An elegant investigation by the New Local Government Network has revealed that members of the appointed House of Lords are not evenly spread across the country. A disproportionate number live in London and the south east of England. (Read the report here.)
London provides nearly twice as many peers as it should (22 per cent of the total rather than 12 per cent) and the south east of England 50 per cent more (18 per cent rather than 13 per cent). Underrepresented areas include Yorkshire (5 per cent rather than 8 per cent), the West Midlands (4 per cent rather than 9 per cent), and the East Midlands (3 per cent rather than 7 per cent). Interestingly, Scotland, Wales and Northern Ireland do all right: the problem is an imbalance within England.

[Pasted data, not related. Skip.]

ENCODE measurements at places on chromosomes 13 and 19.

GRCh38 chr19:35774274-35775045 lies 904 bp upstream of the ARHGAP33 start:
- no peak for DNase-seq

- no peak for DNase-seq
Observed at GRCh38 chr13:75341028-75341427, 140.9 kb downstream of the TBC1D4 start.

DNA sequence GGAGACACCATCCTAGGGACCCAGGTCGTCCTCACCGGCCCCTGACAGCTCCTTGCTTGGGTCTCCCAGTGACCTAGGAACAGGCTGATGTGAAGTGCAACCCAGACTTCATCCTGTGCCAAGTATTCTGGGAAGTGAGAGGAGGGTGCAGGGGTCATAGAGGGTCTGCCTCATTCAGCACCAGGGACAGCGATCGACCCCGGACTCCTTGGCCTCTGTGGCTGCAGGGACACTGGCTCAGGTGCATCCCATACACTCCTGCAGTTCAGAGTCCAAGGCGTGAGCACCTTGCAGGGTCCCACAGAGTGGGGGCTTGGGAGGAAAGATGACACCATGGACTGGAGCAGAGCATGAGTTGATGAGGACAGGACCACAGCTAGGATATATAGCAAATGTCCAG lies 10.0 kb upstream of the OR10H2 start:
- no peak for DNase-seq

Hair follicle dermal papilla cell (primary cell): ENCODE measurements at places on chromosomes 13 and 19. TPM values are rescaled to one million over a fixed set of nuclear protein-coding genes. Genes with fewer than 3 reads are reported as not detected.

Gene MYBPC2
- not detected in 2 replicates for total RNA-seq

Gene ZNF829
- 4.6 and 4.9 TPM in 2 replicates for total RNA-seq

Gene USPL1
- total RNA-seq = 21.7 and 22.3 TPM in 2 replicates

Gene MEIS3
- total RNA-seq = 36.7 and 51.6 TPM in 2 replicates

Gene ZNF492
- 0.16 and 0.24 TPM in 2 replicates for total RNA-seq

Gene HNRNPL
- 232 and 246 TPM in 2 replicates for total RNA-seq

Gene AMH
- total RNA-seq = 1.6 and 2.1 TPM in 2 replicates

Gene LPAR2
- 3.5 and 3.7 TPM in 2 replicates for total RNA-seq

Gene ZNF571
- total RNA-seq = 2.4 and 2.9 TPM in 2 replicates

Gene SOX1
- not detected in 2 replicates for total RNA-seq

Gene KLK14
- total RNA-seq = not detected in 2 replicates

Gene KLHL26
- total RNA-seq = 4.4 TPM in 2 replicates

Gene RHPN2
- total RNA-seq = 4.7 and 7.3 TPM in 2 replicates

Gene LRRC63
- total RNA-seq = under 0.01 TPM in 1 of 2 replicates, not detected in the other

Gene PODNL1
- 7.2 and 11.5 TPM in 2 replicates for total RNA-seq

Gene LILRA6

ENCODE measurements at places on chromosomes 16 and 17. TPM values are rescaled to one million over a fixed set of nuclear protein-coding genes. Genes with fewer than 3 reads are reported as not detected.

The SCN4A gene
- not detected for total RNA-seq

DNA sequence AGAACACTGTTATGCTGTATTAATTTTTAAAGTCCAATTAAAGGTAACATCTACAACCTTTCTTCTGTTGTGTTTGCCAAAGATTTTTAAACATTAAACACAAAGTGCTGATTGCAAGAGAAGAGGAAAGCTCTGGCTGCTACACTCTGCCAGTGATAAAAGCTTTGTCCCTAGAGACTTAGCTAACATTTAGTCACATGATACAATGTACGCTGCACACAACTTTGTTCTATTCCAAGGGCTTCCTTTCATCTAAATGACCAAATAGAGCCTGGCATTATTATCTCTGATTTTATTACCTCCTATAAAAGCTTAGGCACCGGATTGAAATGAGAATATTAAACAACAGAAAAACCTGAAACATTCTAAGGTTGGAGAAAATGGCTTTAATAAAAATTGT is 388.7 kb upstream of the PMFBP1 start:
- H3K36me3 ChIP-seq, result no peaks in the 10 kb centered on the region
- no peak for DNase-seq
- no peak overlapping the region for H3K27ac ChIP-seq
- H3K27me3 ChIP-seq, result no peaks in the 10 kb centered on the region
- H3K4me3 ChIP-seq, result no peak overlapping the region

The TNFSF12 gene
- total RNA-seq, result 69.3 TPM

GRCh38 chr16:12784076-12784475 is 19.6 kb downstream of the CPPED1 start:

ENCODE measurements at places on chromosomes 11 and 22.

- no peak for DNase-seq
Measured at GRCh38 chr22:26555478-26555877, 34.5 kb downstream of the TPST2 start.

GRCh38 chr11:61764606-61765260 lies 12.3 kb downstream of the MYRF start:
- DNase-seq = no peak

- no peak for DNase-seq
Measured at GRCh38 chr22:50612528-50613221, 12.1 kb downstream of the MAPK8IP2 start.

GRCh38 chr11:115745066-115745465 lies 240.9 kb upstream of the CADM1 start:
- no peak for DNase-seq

Given that members of the House of Lords are normally chosen from among people who have achieved some kind of success in their careers or prominence in public life, this shows the centralisation of English business and politics in rather a dramatic form. It also means that the ability of the House of Lords properly to represent England is severely reduced.
The NLGN avoids drawing strong conclusions from this research, recommending instead that the future composition of the House of Lords should be balanced across the country. Fair enough, but the difference between England and the other constituent nations of the United Kingdom shows that the problem of over-centralisation is not confined to the House of Lords but applies to the whole of English public and political life.